The research suggested that most consumers saw their experience of buying products on credit through a finance broker as positive, regardless of whether commission was paid or not.

Many brokers in the survey only offered products where they have a commercial relationship with the lender. The FCA did not see evidence that this practice was likely to restrict customer choice resulting in them presented with significantly worse products than they could obtain elsewhere.

The FCA will continue to monitor credit broking activity as part of its ongoing supervisory strategy. It will publish the findings of its motor finance project later this year.


The impact of staff incentives, remuneration & performance management in consumer credit

The FCA’s review into staff incentives, remuneration and performance management in consumer credit FG18/2 gave insight into good and poor practices.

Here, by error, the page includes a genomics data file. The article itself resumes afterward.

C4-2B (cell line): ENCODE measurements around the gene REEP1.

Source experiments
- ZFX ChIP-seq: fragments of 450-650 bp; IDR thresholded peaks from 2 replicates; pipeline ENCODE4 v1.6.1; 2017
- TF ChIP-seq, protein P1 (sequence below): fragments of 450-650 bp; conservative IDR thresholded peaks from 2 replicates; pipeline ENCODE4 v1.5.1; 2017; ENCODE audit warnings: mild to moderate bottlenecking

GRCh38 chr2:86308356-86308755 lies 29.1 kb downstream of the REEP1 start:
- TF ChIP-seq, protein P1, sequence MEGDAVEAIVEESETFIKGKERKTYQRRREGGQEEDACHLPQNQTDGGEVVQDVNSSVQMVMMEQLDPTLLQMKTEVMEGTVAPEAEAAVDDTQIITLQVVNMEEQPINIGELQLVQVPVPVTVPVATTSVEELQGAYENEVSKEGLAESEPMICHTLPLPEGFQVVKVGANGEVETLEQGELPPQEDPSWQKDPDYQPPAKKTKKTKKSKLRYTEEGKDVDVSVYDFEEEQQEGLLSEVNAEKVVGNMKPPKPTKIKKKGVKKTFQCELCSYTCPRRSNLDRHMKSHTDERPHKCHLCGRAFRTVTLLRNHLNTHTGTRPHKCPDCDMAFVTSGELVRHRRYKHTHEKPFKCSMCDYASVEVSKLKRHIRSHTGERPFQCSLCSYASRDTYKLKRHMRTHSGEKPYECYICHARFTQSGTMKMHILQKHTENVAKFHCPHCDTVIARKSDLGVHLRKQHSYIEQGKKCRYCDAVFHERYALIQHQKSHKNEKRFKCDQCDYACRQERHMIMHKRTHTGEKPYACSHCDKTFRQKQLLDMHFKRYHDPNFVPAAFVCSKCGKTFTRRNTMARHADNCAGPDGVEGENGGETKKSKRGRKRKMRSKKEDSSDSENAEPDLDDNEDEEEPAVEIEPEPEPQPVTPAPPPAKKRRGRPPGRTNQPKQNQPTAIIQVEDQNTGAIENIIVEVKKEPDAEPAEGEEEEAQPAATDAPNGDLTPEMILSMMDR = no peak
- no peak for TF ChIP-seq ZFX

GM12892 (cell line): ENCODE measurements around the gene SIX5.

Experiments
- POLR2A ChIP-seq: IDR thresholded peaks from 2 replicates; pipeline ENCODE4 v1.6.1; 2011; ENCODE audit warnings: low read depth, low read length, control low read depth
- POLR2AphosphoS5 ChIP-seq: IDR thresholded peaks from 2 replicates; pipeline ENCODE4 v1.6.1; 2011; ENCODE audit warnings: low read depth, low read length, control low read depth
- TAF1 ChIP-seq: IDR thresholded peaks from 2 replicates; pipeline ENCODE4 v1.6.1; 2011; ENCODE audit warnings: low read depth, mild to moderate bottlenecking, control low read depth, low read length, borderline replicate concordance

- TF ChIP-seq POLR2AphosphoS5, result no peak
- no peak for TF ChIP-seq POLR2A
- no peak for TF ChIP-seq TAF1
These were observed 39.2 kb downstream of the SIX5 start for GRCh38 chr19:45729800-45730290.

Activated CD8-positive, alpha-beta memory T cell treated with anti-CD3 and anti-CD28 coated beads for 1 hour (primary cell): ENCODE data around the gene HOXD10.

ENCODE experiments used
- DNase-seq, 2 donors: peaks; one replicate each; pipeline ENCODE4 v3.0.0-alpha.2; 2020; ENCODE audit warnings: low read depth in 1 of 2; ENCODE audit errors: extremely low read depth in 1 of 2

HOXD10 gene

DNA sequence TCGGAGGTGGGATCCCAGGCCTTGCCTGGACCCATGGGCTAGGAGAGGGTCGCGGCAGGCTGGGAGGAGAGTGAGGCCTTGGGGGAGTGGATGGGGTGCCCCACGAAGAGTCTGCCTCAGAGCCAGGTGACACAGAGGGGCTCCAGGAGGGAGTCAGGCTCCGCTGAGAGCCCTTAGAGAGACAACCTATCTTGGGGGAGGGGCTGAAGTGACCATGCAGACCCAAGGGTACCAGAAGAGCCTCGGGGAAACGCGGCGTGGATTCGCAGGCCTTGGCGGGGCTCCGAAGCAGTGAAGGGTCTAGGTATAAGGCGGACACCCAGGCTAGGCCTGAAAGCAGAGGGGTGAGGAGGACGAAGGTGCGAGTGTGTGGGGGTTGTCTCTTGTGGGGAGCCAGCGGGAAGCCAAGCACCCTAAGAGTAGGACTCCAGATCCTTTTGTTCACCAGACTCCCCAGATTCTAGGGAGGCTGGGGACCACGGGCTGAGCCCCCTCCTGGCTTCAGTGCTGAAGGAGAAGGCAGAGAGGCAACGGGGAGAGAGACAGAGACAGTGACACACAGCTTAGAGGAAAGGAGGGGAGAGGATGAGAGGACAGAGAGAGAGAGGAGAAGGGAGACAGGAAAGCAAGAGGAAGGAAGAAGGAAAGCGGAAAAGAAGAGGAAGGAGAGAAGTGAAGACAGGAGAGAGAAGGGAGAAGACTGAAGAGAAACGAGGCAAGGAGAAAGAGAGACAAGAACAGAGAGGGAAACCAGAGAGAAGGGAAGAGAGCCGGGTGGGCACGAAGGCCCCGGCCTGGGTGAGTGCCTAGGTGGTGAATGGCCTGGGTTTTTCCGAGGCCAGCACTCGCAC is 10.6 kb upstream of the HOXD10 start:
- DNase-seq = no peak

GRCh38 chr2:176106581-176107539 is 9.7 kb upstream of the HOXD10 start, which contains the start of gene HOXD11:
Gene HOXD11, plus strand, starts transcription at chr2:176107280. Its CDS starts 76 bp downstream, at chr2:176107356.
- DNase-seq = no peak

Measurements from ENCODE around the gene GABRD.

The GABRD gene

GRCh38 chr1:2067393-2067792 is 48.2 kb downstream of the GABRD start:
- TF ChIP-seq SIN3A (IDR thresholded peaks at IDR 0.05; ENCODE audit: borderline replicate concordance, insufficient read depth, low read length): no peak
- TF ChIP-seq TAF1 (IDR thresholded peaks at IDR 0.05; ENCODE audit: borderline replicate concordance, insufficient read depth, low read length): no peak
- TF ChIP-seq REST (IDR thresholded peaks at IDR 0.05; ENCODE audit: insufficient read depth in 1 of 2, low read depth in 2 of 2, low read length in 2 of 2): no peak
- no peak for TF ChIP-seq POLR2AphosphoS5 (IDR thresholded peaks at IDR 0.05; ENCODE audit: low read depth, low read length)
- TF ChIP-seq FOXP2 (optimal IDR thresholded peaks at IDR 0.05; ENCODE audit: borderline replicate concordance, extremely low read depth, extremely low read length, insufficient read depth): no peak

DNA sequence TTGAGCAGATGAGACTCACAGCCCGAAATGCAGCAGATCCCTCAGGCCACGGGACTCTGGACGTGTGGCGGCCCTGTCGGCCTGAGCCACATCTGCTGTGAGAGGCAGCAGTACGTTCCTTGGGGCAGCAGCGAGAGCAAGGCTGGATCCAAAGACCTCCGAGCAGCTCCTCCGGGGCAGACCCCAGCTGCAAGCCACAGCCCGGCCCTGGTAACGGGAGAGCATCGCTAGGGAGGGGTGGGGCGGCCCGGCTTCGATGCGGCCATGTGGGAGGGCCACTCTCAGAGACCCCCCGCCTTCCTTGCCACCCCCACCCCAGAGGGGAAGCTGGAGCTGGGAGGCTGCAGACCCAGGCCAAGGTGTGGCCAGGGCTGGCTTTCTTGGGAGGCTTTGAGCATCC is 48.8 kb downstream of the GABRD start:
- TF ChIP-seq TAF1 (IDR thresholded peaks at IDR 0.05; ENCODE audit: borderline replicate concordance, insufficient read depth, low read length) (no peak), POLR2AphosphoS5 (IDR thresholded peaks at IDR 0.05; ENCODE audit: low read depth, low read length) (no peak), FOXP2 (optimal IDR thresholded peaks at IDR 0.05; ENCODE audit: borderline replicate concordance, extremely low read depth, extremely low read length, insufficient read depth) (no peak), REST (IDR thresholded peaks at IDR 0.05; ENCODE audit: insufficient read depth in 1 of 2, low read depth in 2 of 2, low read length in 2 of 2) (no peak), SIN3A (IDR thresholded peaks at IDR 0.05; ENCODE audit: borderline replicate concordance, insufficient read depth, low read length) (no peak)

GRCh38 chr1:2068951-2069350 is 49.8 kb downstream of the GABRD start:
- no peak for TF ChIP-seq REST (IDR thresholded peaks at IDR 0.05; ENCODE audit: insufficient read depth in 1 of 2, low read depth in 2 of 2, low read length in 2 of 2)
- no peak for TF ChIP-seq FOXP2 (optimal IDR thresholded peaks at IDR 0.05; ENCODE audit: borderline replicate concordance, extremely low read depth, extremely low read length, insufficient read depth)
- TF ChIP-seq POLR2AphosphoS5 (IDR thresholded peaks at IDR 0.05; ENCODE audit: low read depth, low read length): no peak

As a result of the review, another gentle reminder that CONC 2.11 came into force on 1 October 2018 please view the new Rule here:

Firms must make adequate arrangements to identify and effectively manage risks arising from remuneration and performance management schemes. The extent of the arrangements should consider the nature, scale and complexity of the business. The new rule includes examples of the measures and procedures that firms may introduce. Firms must also monitor any potential conflicts of interest where the responsibility for monitoring an employee’s activities rests with their line manager. To help you identify any risk areas, ask yourself the following questions: –

  1. Is your bonus scheme determined by the value/volume of credit provided?